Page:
Reorganization of sound location processing in the auditory cortex of blind humans

Research output: Contribution to journalArticleAcademicpeer-review

Abstract

Auditory spatial tasks induce functional activation in the occipital-visual-cortex of early blind humans. Less is known about the effects of blindness on auditory spatial processing in the temporal-auditory-cortex. Here, we investigated spatial (azimuth) processing in congenitally and early blind humans with a phase-encoding functional magnetic resonance imaging (fMRI) paradigm. Our results show that functional activation in response to sounds in general-independent of sound location-was stronger in the occipital cortex but reduced in the medial temporal cortex of blind participants in comparison with sighted participants. Additionally, activation patterns for binaural spatial processing were different for sighted and blind participants in planum temporale. Finally, fMRI responses in the auditory cortex of blind individuals carried less information on sound azimuth position than those in sighted individuals, as assessed with a 2-channel, opponent coding model for the cortical representation of sound azimuth. These results indicate that early visual deprivation results in reorganization of binaural spatial processing in the auditory cortex and that blind individuals may rely on alternative mechanisms for processing azimuth position.

Original languageEnglish
Number of pages14
JournalCerebral Cortex
DOIs
Publication statusE-pub ahead of print - 4 Sep 2019

Cite this

@article{468ae25235da475aa874cff137af1f62,
title = "Reorganization of sound location processing in the auditory cortex of blind humans",
abstract = "Auditory spatial tasks induce functional activation in the occipital-visual-cortex of early blind humans. Less is known about the effects of blindness on auditory spatial processing in the temporal-auditory-cortex. Here, we investigated spatial (azimuth) processing in congenitally and early blind humans with a phase-encoding functional magnetic resonance imaging (fMRI) paradigm. Our results show that functional activation in response to sounds in general-independent of sound location-was stronger in the occipital cortex but reduced in the medial temporal cortex of blind participants in comparison with sighted participants. Additionally, activation patterns for binaural spatial processing were different for sighted and blind participants in planum temporale. Finally, fMRI responses in the auditory cortex of blind individuals carried less information on sound azimuth position than those in sighted individuals, as assessed with a 2-channel, opponent coding model for the cortical representation of sound azimuth. These results indicate that early visual deprivation results in reorganization of binaural spatial processing in the auditory cortex and that blind individuals may rely on alternative mechanisms for processing azimuth position.",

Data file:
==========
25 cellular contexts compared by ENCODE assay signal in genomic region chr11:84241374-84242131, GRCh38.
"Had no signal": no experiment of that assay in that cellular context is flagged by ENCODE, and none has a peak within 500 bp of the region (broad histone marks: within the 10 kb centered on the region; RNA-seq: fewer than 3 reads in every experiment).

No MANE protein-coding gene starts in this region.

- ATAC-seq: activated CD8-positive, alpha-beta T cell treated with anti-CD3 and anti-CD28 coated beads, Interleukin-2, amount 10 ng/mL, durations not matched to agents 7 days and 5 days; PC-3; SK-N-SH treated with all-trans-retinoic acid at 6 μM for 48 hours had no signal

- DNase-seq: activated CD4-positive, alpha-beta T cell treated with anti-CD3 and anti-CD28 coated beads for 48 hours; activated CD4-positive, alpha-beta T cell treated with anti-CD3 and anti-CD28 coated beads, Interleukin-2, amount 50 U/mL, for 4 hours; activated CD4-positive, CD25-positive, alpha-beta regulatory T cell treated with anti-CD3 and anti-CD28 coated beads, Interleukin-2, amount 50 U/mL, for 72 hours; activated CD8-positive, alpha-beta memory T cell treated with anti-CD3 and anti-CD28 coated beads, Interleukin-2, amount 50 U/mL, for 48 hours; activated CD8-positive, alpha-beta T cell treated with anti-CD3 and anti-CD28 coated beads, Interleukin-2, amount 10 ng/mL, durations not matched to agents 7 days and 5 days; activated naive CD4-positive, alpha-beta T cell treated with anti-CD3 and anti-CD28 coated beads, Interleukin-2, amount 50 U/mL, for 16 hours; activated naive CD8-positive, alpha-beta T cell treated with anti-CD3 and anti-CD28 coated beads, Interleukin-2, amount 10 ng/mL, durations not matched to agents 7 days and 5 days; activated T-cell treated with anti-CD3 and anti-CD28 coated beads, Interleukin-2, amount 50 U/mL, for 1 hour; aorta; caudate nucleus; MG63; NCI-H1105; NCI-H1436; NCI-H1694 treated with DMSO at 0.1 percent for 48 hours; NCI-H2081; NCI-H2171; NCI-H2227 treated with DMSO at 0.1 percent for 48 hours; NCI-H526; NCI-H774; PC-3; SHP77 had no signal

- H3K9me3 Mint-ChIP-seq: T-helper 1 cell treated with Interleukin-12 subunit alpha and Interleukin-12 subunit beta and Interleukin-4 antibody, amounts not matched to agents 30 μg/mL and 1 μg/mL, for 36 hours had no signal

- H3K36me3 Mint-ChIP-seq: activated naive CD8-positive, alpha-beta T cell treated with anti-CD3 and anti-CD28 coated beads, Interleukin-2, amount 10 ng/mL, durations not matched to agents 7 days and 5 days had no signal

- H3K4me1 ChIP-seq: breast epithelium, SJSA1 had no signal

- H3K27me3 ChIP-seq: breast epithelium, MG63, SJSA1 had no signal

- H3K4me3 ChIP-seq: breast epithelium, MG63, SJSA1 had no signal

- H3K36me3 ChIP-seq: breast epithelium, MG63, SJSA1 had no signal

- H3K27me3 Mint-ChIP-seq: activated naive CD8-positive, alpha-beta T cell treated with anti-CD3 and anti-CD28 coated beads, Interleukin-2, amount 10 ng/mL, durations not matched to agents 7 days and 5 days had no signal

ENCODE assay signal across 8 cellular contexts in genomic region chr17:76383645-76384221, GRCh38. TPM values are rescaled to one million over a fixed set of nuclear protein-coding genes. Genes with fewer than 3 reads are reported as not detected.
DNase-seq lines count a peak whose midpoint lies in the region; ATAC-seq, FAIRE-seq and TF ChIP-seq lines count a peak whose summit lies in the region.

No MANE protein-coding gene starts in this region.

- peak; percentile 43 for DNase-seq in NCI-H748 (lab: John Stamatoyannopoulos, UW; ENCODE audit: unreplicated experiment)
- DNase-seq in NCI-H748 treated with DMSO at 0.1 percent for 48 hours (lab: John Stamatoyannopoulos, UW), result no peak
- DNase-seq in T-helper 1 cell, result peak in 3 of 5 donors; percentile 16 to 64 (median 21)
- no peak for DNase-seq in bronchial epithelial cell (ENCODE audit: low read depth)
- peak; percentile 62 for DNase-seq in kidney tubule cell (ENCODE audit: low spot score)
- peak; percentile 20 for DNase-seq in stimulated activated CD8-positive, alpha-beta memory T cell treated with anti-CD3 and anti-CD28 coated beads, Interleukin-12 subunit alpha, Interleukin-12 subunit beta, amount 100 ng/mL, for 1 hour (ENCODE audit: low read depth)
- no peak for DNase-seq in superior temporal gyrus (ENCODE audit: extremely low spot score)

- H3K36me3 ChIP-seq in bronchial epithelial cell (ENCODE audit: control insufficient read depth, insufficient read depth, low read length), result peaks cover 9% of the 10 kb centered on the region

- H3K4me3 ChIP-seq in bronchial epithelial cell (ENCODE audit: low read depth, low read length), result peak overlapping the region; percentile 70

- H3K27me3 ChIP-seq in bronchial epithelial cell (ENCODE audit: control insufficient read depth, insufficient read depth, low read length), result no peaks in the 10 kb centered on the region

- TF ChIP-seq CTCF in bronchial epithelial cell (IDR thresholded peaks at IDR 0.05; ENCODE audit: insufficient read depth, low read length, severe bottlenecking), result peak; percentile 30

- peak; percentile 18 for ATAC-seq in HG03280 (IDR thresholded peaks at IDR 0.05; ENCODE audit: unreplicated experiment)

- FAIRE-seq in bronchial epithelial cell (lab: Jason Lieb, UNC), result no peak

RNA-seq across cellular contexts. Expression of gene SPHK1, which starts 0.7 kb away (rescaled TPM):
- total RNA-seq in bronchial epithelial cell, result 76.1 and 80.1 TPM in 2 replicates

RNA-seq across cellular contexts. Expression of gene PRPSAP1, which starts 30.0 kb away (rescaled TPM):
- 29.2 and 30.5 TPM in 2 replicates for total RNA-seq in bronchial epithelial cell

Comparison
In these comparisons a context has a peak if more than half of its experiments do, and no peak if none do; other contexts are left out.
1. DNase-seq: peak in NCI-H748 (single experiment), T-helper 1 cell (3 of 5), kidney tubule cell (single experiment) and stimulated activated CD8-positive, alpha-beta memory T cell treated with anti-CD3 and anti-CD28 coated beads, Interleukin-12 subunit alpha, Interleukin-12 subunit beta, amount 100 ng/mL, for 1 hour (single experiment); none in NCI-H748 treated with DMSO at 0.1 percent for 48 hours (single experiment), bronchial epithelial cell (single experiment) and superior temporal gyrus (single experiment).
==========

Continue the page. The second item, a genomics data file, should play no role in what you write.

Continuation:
author = "{van der Heijden}, Kiki and Elia Formisano and Giancarlo Valente and Minye Zhan and Ron Kupers and {de Gelder}, Beatrice",
note = "{\circledC} The Author(s) 2019. Published by Oxford University Press. All rights reserved. For permissions, please e-mail: journals.permission@oup.com.",
year = "2019",
month = "9",
day = "4",
doi = "10.1093/cercor/bhz151",
language = "English",
journal = "Cerebral Cortex",
issn = "1047-3211",
publisher = "Oxford University Press",

}